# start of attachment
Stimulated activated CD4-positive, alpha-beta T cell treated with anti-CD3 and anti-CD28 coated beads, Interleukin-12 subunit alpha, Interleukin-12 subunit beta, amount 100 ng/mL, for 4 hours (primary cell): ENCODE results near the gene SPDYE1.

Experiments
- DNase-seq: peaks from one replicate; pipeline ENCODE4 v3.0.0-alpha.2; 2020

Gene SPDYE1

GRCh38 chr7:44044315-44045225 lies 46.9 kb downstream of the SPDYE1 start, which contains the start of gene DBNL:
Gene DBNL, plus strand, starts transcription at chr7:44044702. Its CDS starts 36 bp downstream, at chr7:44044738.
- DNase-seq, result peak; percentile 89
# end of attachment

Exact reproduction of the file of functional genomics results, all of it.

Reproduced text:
Stimulated activated CD4-positive, alpha-beta T cell treated with anti-CD3 and anti-CD28 coated beads, Interleukin-12 subunit alpha, Interleukin-12 subunit beta, amount 100 ng/mL, for 4 hours (primary cell): ENCODE results near the gene SPDYE1.

Experiments
- DNase-seq: peaks from one replicate; pipeline ENCODE4 v3.0.0-alpha.2; 2020

Gene SPDYE1

GRCh38 chr7:44044315-44045225 lies 46.9 kb downstream of the SPDYE1 start, which contains the start of gene DBNL:
Gene DBNL, plus strand, starts transcription at chr7:44044702. Its CDS starts 36 bp downstream, at chr7:44044738.
- DNase-seq, result peak; percentile 89